Dieselpunks

Dieselpunk + Steampunk Culture

This is a companion piece to the "Male Sexuality" thread...  

I thought I would wait for someone to step up and start this thread, as I'm at a loss for what to say that I didn't already say in the other thread.

Does anyone else observe we are returning to femininity? Sometimes it seems we're at a loss for what this means.

Some of us take it to mean a return to 1950s femininity, which (IMO) was a completely artificial construct that more resembled a child than a grown woman.  

And some of us take it to mean that feminism is to be completely discarded... my feeling is that it's an economic and political movement that women brought home. People shouldn't feel compelled to all be the same. This sameness is stifling and it's just... not very sexy :)

What does it mean to be a woman, to you? Do you identify with a model of womanhood that existed prior to the 1950s? Who are your role models, and do you find yourself returning to an older model of womanhood?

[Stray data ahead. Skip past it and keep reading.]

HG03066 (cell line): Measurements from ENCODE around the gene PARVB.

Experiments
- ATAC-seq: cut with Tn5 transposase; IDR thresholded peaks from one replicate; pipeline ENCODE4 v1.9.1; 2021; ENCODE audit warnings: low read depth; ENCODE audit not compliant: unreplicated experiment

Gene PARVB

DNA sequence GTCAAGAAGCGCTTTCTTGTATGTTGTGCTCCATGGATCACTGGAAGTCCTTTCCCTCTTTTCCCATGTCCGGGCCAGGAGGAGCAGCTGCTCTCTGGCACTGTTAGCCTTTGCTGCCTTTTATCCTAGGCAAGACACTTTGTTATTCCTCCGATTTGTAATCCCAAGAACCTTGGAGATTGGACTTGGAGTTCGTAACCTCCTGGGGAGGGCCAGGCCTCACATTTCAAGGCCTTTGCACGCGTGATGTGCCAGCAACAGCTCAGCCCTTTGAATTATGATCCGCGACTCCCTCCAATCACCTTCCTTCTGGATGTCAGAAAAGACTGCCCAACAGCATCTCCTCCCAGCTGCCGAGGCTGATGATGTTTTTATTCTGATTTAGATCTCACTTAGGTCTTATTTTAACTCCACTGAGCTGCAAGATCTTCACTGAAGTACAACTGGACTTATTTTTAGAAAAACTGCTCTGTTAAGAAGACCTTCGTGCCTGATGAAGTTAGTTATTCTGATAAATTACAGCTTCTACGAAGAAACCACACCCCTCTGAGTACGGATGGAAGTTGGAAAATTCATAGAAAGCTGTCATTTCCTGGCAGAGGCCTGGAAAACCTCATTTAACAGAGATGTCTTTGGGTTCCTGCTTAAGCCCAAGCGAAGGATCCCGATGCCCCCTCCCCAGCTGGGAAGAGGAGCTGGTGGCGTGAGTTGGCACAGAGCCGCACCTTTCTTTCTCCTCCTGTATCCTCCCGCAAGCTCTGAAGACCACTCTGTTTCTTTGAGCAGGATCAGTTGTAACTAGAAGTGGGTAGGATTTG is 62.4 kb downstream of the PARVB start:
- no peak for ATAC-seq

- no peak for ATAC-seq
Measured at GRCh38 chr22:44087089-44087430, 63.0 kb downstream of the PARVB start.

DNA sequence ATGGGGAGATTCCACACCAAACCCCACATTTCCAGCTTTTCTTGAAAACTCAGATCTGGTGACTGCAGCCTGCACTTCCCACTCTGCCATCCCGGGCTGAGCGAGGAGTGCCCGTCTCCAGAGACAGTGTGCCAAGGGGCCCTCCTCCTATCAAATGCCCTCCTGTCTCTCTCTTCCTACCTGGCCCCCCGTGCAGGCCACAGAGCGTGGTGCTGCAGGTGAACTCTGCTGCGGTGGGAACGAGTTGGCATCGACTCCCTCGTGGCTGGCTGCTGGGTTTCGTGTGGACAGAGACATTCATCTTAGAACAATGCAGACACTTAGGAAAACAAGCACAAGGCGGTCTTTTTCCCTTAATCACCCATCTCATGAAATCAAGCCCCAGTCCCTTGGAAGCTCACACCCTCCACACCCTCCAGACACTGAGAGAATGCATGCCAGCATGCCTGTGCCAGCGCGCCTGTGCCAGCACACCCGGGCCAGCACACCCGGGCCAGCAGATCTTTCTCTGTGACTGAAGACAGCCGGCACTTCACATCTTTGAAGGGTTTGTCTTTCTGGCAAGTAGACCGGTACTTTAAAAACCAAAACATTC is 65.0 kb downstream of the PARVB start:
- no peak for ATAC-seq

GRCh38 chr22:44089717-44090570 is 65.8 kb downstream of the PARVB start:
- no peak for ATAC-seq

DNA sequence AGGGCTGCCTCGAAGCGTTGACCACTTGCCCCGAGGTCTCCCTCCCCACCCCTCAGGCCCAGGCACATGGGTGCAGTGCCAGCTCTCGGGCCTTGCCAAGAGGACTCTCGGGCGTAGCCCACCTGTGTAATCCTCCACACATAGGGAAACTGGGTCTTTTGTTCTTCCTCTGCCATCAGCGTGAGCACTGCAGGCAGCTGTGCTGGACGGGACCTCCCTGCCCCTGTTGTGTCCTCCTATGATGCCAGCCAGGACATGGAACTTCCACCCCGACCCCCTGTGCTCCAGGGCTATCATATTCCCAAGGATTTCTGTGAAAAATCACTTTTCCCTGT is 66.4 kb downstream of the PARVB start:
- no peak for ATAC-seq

Men, what do you think of all of this? 

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I'm coming a bit late to the party here, but I found this discussion to be fascinating and wanted to throw in my two pence worth!

 

I believe in equality for everyone, regardless of race, gender, sexual preference, religion etc. But as far as feminism goes, I feel that (these days at least) it is much more to do with elevating women above men rather than demanding equality. A lot of 'feminists' that I have met have had hostile attitudes towards men, which in turn causes men to feel hostile towards women - it seems like a one step forward, two steps back mentality. A very 'us and them' feel.